Vogelheim believes shortages will continue at least through the first quarter of 2022 and likely through most of 2023. To further complicate matters, some vehicle manufacturers are beginning to stockpile chips.

“If they get any at all, they want to get as many as they can,” Vogelheim says. “Kinda like you and I stockpiling toilet paper.”

Empty Lots

New car dealerships are working to remain innovative until inventory gets back to normal.

Martensen says his dealerships in Mazda, Volvo, Subaru, Honda, Acura, and Nissan are experiencing shortages in everything from new cars to rubber gloves worn by technicians.

“The new car shortage started in June of 2021,” says Martensen. “Our manufacturers basically told us they were canceling all of our incoming cars. We call it our pipeline.” His company is also seeing shortages of all types of parts—body parts for fender benders to mechanical repair parts.

He says manufacturers are being quiet as to when these shortages will end.

“I can’t really blame them because they want to meet demand as much as we do,” he adds. “They’re in the business to build cars as much as we’re in the business to sell them. They just don’t know when we’ll see more semiconductors.”

Allwine’s Juneau dealerships face a more unique challenge compared to his Anchorage counterparts.

Vehicle prices nationwide have escalated due to the high demand and low inventory, but because Allwine is the only game in a city accessible only by air or water, his pricing has to remain conservative.

“Retailers can choose what they sell their vehicle for. That’s the way it works, but because we’re in such a closed environment, we can’t do that,” says Allwine. “That is to say, maybe we’re not discounting them as aggressively as we have in the past, but we’re not overcharging. That’s a delicate balance for us in Juneau.”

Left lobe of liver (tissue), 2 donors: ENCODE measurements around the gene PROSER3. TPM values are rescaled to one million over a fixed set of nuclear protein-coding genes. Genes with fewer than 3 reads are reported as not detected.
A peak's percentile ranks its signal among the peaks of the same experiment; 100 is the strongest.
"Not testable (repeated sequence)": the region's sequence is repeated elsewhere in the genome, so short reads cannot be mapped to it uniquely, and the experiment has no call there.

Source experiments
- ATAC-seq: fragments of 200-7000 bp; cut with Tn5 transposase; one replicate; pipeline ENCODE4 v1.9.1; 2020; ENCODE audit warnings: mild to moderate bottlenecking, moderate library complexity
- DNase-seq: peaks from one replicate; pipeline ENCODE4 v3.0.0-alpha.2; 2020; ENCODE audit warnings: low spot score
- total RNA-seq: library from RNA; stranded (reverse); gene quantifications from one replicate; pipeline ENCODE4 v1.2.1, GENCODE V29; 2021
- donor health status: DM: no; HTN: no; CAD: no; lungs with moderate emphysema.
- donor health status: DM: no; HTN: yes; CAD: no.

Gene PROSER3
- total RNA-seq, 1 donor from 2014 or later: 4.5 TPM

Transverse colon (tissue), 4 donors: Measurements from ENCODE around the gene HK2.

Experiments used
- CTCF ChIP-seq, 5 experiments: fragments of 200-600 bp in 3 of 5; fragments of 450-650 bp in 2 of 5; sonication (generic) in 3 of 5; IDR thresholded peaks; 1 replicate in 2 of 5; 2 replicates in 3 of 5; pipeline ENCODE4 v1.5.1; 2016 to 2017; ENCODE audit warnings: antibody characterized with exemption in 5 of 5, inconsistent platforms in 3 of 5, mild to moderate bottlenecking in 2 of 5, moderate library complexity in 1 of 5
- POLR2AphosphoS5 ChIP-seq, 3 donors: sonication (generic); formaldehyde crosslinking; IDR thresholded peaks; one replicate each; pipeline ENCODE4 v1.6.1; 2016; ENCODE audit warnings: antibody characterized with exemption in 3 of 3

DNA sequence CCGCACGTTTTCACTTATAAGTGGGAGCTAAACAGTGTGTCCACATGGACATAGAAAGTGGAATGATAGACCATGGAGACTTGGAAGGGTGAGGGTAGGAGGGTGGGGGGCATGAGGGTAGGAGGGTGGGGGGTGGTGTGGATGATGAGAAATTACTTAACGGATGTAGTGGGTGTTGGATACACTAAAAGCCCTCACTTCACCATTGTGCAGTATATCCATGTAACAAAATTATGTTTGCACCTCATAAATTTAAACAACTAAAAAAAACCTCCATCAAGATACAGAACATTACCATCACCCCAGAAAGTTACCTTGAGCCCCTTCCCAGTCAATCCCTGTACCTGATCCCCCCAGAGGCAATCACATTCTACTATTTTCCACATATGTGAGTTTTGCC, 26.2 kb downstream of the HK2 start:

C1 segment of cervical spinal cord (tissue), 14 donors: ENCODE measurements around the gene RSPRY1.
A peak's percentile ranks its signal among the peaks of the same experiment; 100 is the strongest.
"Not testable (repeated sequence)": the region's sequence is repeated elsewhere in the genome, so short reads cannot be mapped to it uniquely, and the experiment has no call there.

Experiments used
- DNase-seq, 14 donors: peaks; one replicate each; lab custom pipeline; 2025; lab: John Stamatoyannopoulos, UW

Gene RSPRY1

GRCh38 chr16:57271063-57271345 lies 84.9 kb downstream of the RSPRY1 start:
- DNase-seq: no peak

Because of his association with domestic manufacturers—most of his inventory comes from the United States or Canada—Allwine says he has the ability to order a specific vehicle. But that doesn’t mean they will build it.

“If they have the availability of the component, they look at that as a sold order for a retail customer and will build that vehicle first,” Allwine explains. “That’s how we’re handling it: by selling into the future, into vehicles that are coming.”

Desperately Seeking Used Cars

“No doubt the pandemic has been the biggest challenge of the past twenty-five years for us,” says Steve Sautner, president of Dealers Auto Auction of Alaska. “Auctions are built on surplus goods. Surplus goods, in our case vehicles, are created when manufacturers put new vehicles into the supply chain. The pandemic has created new car shortages, which created used car shortages.”

More than 9 million cars are sold at auction every year nationwide, Sautner says. Auctions bring buyer and seller together to obtain a mutually agreed upon price, handle administrative functions of the sale, and resolve disputes that may arise. Sellers include banks, corporate fleets, rental car companies, and auto dealerships.